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How to Make an Edible Map with Crispy Rice Cereal

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Written by Susan Williams of Education Possible.

We love maps! Our shelves are filled with atlases, my kids have maps on their bedroom walls, and we collect maps when we travel to help us remember the places we visit. This year, as part of our middle/high school geography course, my kids are even creating their own atlas.

For our most recent map project we decided to combine two of our favorite things – maps and food – to make unique maps we could learn from and then eat! Are you ready to learn how to make an edible map?

Over the years we have found many creative ways to learn with maps. We have added hands-on map activities to our history lessons, book club meetings, and family vacations. When our kids were younger we made salt dough maps. We have also followed Kris’ suggestion for making edible cookie maps. When my kids were hungry for something new we created edible physical maps of continents using crispy rice treats and candy.

How to Make Edible Maps

Supplies for Crispy Edible Continent Maps

  • ¼ cup butter or margarine
  • 1 (10 ounce) bag of large marshmallows OR 4 cups of miniature marshmallows
  • 5 cups toasted rice cereal
  • Large microwave-safe bowl
  • Large spoon
  • Wax Paper
  • Additional butter
  • Cookie sheet
  • Small baggie
  • Printed physical maps of continents (we prefer to use WonderMaps)
  • Tape
  • Food coloring
  • Small paintbrush
  • Candy decorations (M&M’s, chocolate chips, Vanilla Wafers, gel icing, etc.)

How to Make Crispy Edible Continent Maps

Step 1: Make crispy rice treats. In a microwave-safe bowl, microwave butter and marshmallows on HIGH for 1 minute. Remove and stir. Return to microwave for 20-30 seconds or until melted. Quickly add cereal, stirring until all pieces are evenly coated.

Place a piece of wax paper on a cookie sheet. Using the baggie as a “glove” coat the wax paper with a small amount of butter. Turn cereal/marshmallow mix onto buttered wax paper. We pressed the mix lightly to form a thin layer, but we didn’t press the mix too firmly together.

Step 2: Form crispy treat maps. Place printed continent map on a table/counter top. Cut a piece of wax paper a little larger than the map. Place the wax paper on top of the map and tape to the flat surface. Using the same baggie, rub a small about of butter on the wax paper, over the continent shape.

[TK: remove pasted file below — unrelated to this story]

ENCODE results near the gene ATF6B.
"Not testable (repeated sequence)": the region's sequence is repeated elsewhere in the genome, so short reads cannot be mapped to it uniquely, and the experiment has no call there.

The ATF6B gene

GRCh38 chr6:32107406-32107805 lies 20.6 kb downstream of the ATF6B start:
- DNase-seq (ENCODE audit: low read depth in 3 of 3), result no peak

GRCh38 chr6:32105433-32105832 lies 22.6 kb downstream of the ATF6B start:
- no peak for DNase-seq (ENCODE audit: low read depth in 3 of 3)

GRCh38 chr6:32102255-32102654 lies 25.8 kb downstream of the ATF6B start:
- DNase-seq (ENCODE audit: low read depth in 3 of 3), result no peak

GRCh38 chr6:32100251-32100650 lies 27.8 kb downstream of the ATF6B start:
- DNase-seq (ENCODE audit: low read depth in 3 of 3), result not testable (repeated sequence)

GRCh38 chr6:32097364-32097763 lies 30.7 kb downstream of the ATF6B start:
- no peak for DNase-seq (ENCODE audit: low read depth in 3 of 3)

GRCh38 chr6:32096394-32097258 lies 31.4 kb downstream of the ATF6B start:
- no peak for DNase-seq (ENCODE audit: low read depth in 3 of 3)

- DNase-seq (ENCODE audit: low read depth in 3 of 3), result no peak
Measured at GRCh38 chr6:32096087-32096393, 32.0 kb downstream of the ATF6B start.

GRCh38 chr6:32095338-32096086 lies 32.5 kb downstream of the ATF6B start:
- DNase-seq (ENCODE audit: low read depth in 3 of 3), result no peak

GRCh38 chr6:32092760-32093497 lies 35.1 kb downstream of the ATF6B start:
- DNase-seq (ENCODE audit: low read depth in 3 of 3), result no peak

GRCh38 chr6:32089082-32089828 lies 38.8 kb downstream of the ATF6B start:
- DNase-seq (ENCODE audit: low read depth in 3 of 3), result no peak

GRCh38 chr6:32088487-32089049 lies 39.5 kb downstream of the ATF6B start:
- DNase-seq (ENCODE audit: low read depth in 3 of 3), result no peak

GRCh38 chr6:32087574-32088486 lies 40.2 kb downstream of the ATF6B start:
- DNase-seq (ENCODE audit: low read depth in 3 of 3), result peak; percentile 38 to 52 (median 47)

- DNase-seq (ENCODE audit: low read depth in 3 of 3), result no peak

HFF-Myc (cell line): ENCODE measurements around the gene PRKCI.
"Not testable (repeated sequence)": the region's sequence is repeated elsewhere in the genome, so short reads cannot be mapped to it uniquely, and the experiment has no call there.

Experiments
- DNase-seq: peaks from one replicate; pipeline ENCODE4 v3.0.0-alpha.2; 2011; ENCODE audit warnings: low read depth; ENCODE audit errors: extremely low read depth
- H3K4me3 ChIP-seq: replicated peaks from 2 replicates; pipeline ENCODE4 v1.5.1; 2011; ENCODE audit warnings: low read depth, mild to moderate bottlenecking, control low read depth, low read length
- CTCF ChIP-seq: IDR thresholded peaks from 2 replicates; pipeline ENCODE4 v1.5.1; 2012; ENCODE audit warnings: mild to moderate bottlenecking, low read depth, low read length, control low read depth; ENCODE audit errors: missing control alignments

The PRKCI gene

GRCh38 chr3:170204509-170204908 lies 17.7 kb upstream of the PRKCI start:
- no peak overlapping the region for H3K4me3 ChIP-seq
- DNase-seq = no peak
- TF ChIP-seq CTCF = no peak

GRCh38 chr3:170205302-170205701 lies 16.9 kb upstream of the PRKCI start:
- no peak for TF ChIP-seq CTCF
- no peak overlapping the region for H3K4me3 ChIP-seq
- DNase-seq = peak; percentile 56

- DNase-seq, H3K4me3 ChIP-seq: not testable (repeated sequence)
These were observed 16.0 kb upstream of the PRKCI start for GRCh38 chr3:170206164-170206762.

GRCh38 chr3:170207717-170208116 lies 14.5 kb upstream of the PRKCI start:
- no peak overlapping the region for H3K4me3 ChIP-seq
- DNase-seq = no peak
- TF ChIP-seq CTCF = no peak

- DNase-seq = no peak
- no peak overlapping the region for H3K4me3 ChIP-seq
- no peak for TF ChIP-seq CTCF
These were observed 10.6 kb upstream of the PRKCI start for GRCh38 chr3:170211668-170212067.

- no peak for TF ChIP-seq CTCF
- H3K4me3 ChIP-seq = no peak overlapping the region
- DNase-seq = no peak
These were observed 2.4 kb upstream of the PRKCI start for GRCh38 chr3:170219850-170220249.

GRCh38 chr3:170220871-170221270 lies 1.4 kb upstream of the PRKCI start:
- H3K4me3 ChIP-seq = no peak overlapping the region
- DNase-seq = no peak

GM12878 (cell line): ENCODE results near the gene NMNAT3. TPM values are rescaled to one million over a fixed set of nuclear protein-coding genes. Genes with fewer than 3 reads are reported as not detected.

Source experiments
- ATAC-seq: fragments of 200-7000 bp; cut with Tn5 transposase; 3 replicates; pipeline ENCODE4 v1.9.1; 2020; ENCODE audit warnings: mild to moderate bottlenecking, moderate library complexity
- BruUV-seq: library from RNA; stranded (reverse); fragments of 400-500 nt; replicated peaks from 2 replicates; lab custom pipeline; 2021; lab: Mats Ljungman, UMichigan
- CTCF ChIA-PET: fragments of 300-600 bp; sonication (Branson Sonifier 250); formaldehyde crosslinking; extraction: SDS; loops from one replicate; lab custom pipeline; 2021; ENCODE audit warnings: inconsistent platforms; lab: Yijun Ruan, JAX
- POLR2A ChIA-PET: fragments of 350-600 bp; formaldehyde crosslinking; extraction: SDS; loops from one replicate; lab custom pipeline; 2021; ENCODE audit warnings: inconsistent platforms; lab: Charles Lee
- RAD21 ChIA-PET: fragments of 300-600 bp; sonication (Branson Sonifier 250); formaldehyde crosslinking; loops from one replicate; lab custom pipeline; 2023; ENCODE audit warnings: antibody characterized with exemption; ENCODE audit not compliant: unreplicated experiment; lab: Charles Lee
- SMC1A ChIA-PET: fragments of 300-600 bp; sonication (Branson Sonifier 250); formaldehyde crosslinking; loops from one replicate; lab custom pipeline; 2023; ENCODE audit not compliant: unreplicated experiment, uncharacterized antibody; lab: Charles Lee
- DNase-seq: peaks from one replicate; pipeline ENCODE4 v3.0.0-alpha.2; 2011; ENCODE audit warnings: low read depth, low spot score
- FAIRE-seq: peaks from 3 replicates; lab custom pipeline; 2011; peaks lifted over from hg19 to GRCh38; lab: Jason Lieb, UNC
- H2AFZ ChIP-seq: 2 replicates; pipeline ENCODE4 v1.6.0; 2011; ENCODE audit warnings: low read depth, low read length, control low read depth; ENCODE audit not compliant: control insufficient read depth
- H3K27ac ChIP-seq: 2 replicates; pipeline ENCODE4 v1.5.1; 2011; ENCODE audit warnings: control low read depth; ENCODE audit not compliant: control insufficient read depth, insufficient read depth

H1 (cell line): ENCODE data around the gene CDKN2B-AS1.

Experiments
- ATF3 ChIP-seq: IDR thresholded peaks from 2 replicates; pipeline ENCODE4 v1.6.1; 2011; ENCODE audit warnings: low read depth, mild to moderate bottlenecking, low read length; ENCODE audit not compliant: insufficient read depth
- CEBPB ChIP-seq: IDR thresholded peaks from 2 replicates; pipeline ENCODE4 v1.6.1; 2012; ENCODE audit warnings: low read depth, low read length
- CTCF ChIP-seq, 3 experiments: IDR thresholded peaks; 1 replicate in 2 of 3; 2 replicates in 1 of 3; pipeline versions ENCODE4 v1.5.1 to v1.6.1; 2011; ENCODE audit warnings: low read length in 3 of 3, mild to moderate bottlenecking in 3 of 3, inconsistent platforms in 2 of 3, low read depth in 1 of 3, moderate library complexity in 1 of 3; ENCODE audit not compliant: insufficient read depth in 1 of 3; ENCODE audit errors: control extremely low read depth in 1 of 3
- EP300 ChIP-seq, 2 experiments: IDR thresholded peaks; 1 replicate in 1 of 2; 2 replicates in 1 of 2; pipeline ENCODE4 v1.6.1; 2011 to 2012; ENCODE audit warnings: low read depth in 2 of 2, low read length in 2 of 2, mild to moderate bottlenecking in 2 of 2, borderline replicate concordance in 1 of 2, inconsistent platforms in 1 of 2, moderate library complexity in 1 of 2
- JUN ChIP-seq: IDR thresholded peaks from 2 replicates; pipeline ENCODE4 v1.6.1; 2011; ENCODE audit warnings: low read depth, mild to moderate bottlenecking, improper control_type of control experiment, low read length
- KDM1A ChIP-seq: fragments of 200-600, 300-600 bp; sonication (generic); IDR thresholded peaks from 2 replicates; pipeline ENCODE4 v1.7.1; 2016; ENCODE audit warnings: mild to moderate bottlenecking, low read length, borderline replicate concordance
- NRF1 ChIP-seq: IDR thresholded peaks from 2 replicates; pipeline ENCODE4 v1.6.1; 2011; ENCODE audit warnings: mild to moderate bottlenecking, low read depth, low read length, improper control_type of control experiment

With the baggie still on your hand, place crispy treat mix on the wax paper, shaping it to cover the continent outline.

Step 3: Decorate with candy to represent landforms.

We used:

  • Chocolate chips for mountains
  • Blue gel icing for lakes and rivers
  • Crushed Vanilla Wafers for deserts
  • Miniature M&M’s to indicate major cities
  • Green food coloring mixed with a few drops of water to represent grasslands (We used a small new paintbrush to “paint” the food coloring onto our maps.)

Optional Steps:

  • Slide a piece of blue card stock under the wax paper to represent the ocean.
  • Label landforms by writing the name of the city, body of water, mountain range, etc. on a small piece of card stock and attaching to a toothpick with tape. Place the toothpick on the appropriate place on the map.
  • Add/mold additional crispy treats in needed areas to represent varied terrains.

Be sure to take photos of your creation before eating!

Hands-on map activities help kids take a little extra time to explore details such as the landforms and terrain that make each continent unique. Adding in a few tasty treats will help to make your child’s learning experience even sweeter.


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  1. Absolutely love this! We are studying U.S. geography and right now we are on the state of New Hampshire. So excited to give this a try today!

  2. This is a great idea! Am hoping to do with a group of 15 kiddos. It looks like your continent print outs were on standard 8-1/2 x 11″ paper. How many continents did you get out of one batch of your recipe? Thanks!

    1. Hi Jenn,
      The batch of rice crispy treats would typically fit into a 13″x9″ pan and be about an inch thick. I guess it would depend on how thick your students made their maps to determine how many continents each batch would make. I would think with the variety of sizes of the continents you might be able to get one of each from a batch (assuming you are using printouts on 8 1/2 x 11 paper.

      When we created ours we were finishing up studying Australia and getting ready to start Africa so we just focused on those (and we ate the rest of the crispy treats!). Then, when we moved onto different continents, we tried a different edible map style (like the cookie maps Kris created.)

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